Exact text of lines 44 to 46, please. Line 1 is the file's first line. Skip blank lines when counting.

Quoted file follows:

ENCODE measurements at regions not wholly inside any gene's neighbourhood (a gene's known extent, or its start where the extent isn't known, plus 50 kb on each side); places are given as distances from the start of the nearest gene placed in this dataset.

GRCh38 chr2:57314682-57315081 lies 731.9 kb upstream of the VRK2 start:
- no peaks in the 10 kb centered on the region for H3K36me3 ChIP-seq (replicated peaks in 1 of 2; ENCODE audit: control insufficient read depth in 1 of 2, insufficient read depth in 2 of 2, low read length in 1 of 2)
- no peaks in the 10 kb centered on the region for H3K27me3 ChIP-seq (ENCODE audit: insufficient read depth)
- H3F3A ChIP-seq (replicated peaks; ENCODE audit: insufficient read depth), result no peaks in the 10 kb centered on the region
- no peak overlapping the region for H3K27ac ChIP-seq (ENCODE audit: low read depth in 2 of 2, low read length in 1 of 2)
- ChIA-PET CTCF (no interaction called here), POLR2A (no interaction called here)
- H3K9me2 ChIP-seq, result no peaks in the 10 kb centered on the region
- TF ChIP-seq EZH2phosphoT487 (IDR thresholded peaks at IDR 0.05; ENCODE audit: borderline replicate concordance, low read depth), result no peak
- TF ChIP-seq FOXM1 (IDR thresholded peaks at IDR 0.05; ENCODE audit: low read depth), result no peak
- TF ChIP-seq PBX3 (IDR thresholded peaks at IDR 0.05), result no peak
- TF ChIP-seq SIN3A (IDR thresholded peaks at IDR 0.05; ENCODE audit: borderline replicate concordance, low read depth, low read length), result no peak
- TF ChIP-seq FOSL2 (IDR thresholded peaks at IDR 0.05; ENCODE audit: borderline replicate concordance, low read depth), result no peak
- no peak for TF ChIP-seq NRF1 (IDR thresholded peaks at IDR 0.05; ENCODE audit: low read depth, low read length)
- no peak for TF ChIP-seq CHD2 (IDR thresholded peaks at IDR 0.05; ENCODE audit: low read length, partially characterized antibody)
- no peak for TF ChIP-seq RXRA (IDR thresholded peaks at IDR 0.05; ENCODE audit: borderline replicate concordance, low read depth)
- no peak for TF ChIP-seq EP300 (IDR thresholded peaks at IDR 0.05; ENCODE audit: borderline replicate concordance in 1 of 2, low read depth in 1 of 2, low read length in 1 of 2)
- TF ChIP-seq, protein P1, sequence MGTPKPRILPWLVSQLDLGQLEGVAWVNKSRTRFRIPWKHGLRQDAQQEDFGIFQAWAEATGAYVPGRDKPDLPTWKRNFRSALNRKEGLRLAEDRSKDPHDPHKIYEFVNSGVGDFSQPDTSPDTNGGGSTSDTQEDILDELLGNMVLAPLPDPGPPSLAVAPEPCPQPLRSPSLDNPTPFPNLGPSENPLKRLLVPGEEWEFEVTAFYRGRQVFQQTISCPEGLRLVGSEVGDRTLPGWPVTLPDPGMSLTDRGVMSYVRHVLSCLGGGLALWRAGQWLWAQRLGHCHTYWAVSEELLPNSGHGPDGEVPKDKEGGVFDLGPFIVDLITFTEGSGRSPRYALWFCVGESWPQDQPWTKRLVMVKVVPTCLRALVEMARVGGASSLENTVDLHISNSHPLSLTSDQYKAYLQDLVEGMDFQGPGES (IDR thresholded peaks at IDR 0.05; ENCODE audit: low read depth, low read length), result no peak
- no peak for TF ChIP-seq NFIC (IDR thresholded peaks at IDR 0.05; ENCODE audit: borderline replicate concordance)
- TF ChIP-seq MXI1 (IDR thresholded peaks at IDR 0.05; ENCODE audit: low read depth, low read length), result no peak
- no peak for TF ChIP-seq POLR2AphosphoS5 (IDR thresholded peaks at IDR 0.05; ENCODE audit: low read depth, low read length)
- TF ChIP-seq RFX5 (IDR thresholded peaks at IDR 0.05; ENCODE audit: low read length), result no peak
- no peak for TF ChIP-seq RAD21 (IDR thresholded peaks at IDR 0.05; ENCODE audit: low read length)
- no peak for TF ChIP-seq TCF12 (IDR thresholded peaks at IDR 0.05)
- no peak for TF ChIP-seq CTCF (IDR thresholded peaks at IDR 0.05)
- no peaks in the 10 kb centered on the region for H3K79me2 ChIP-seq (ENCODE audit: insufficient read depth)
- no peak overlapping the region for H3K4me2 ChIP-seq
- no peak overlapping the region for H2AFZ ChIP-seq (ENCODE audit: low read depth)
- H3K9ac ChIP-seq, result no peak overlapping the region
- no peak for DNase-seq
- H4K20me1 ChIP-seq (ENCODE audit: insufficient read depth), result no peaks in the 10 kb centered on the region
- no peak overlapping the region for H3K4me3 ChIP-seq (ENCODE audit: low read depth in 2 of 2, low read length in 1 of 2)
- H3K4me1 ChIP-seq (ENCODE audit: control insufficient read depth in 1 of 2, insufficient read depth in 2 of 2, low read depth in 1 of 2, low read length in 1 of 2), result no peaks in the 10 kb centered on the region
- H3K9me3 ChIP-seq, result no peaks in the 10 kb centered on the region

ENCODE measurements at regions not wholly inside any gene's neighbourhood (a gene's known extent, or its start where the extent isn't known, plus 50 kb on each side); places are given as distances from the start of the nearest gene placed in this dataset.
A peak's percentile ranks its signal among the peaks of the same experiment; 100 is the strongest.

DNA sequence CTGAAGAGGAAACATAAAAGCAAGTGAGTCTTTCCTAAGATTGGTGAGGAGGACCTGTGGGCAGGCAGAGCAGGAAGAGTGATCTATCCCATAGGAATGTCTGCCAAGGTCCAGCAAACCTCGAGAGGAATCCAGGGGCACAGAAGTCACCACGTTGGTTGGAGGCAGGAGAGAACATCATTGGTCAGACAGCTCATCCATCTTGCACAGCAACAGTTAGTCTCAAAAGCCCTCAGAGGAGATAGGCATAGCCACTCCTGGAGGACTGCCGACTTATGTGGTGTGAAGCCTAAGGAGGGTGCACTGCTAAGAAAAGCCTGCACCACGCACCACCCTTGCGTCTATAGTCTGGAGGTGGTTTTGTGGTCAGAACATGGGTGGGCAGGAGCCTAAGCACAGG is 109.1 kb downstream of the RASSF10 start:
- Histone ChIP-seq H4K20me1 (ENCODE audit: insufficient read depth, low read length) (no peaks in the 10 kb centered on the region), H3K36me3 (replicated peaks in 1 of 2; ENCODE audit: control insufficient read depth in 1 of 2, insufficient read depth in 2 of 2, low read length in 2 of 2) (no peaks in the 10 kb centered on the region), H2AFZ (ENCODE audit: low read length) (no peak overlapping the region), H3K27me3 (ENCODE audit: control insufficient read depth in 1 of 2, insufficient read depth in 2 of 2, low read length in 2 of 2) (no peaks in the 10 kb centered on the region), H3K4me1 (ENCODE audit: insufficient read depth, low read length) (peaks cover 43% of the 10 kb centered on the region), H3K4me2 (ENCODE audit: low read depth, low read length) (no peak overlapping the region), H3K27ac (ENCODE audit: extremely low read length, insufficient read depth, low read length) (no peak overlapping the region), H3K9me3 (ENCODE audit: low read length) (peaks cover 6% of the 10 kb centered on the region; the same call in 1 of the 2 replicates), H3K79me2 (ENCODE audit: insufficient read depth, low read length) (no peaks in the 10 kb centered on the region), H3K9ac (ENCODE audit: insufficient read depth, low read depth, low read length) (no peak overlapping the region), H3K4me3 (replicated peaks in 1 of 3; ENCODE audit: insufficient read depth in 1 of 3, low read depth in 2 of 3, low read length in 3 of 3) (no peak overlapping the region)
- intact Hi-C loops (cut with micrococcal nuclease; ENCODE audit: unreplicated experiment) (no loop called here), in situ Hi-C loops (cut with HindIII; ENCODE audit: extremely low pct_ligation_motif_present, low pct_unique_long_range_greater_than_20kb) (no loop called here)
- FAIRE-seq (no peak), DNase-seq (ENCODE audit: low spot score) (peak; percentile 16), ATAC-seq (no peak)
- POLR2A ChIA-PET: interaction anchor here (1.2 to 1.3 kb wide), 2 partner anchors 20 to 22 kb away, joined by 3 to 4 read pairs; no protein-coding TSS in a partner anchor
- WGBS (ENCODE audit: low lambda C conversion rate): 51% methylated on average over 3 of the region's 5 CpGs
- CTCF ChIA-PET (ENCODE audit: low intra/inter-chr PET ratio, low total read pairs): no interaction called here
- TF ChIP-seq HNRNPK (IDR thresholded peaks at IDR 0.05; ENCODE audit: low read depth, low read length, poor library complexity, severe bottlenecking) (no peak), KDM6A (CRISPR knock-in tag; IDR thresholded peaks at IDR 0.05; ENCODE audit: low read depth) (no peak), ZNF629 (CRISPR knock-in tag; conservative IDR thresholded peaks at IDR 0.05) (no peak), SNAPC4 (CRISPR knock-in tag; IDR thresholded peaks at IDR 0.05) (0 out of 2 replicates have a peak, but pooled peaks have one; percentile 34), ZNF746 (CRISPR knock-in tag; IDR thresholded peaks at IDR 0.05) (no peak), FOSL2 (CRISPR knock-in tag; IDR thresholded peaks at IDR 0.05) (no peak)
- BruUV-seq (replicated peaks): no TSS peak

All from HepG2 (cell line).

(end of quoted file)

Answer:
- TF ChIP-seq HNRNPK (IDR thresholded peaks at IDR 0.05; ENCODE audit: low read depth, low read length, poor library complexity, severe bottlenecking) (no peak), KDM6A (CRISPR knock-in tag; IDR thresholded peaks at IDR 0.05; ENCODE audit: low read depth) (no peak), ZNF629 (CRISPR knock-in tag; conservative IDR thresholded peaks at IDR 0.05) (no peak), SNAPC4 (CRISPR knock-in tag; IDR thresholded peaks at IDR 0.05) (0 out of 2 replicates have a peak, but pooled peaks have one; percentile 34), ZNF746 (CRISPR knock-in tag; IDR thresholded peaks at IDR 0.05) (no peak), FOSL2 (CRISPR knock-in tag; IDR thresholded peaks at IDR 0.05) (no peak)
- BruUV-seq (replicated peaks): no TSS peak

All from HepG2 (cell line).